A Spinal Cord Stimulator is a type of implantable neuromodulation device. The purpose of this is to send electrical signals to selected areas of the spinal cord for the treatment of certain pain conditions. This device placed under your skin through a surgery. It sends a mild electric current to your spinal cord.
How stimulator works?
A small wire carries the current from a pulse generator to the nerve fibers of the spinal cord. When you turned on the SCS, it stimulates the nerves in the area where your pain is felt. Pain is reduced because the electrical pulses modify and mask the pain signal from reaching your brain.
Spinal cord stimulation has become a widely used and effective method for the management of chronic pain, especially for those who become unresponsive to conservative therapies.
If you’re thinking that stimulator eliminates the source of pain than you’re wrong. Stimulator just interferes with the signal to the brain and if brain can’t get signals than you will not feel pain. Stimulator also restores the normal pain-inhibition pathways that may have been lost. It restores the pathways by evoke the body’s natural pain-relief substances; chemical neurotransmitters, that are used by nerves to communicate with each other. Ultimately, this results in pain reduction and the presence of ischaemia improved microcirculation.
The amount of pain relief varies for each person. Spinal cord stimulation helps to reduce 50 to 70 % of pain. SCS has good results in various clinical situations of chronic pain. However it is more useful in vascular pain–refractory angina and peripheral vascular diseases (PVD); rachidian pain–failed back surgery syndrome (FBSS), degenerative low back leg pain (LBLP), nerve root lesions, incomplete spine lesions, spinal stenosis; neuropathic pain; chronic regional pain syndrome (CRPS) type 1 and type 2; perineal pain and urological diseases.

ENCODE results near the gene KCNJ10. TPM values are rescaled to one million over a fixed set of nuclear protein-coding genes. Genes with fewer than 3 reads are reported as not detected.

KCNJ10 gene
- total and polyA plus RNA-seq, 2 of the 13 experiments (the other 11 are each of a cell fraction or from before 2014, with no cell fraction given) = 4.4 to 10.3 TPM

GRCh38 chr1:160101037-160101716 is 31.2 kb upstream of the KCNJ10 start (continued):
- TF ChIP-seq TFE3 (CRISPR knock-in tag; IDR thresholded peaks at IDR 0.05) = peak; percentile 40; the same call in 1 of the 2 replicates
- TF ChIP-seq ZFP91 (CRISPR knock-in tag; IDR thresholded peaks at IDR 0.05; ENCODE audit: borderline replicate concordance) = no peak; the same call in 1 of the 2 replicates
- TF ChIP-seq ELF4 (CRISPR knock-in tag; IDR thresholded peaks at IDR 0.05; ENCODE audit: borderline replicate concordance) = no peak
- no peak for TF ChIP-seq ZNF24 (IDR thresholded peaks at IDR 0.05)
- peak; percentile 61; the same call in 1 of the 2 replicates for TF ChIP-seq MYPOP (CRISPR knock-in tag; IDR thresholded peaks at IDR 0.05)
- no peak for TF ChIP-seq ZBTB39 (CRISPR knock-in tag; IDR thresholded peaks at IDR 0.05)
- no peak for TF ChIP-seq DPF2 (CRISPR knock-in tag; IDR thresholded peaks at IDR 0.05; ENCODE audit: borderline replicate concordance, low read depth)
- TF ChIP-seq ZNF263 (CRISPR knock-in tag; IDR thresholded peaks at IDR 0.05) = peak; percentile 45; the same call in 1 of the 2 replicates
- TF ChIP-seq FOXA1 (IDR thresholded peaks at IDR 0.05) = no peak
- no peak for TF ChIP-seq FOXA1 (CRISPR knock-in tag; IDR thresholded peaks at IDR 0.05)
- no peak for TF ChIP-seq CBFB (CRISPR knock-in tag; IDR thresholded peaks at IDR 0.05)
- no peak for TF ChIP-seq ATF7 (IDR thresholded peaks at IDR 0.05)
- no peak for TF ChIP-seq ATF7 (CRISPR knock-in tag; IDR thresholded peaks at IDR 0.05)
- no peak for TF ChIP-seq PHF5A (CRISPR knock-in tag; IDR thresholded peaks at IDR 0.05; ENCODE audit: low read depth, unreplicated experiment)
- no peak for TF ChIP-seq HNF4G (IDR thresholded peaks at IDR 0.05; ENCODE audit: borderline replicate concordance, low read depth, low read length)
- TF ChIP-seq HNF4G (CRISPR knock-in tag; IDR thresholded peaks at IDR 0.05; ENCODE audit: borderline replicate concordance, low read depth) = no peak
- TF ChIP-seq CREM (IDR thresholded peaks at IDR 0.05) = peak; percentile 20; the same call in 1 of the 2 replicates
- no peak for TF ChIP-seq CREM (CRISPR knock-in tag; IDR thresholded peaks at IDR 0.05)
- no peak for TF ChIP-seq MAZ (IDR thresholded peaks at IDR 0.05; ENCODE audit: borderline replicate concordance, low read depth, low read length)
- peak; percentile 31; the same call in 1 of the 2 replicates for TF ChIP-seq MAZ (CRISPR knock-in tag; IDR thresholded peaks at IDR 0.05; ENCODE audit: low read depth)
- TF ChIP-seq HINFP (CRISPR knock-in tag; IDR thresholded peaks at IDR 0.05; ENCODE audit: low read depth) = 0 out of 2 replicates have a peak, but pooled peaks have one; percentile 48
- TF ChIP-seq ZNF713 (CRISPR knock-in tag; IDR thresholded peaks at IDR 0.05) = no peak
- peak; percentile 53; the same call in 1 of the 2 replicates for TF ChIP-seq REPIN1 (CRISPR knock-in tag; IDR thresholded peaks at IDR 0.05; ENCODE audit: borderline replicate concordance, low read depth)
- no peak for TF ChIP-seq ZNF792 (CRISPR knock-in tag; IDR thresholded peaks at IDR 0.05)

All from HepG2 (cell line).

- At first, anesthesia is applied at the injection site.
- Then doctor insert a hollow needle into the area around the spinal cord. The needle contains thin wires called leads, with electrical supply attached.
- Permanent leads are then implanted; part of the lamina may be removed to allow the placement of permanent leads.
- The generator is implanted under the skin. Incision is made where the generator will be placed. It is usually placed in the abdomen, upper buttocks, or upper chest.
- Wires are tunneled from the leads to the generator and connected, and enables the current to flow when the controller is turned on later.
- The incision is closed and the person begins recovery.
Once the SCS has been programmed, doctor gives you instructions for regulating the stimulation by controlling the strength and the duration of each stimulation period.
- Improved ability to participate in activities of daily life
- Effective for extremities, back, and/or leg pain relief
- SCS technology automatically adjusts as you move your body
- The power to manage your own treatment
No surgery is without risk, complications related to SCS may include;
- Battery failure or battery leakage
- Cerebrospinal fluid leak
- Persistent pain at the electrode or stimulator site
- A pocket of clear fluid (seroma) at the implant site, which usually disappears by themselves but may require a drain in some cases.
- Lead migration, which can result in changes in stimulation and reduction in pain relief
- Allergic response to implant materials
- Generator migration or local skin erosion
- Paralysis, weakness, clumsiness, numbness, or pain below the level of implantation
Zaki Anwar MD is an Anesthesiologist and Interventional Pain Management Specialist. He has vast expertise for the diagnosis and treatment of back pain, headaches, migraines, neck pain, sciatica pain and various pain conditions.
For further queries call on 815-412-6174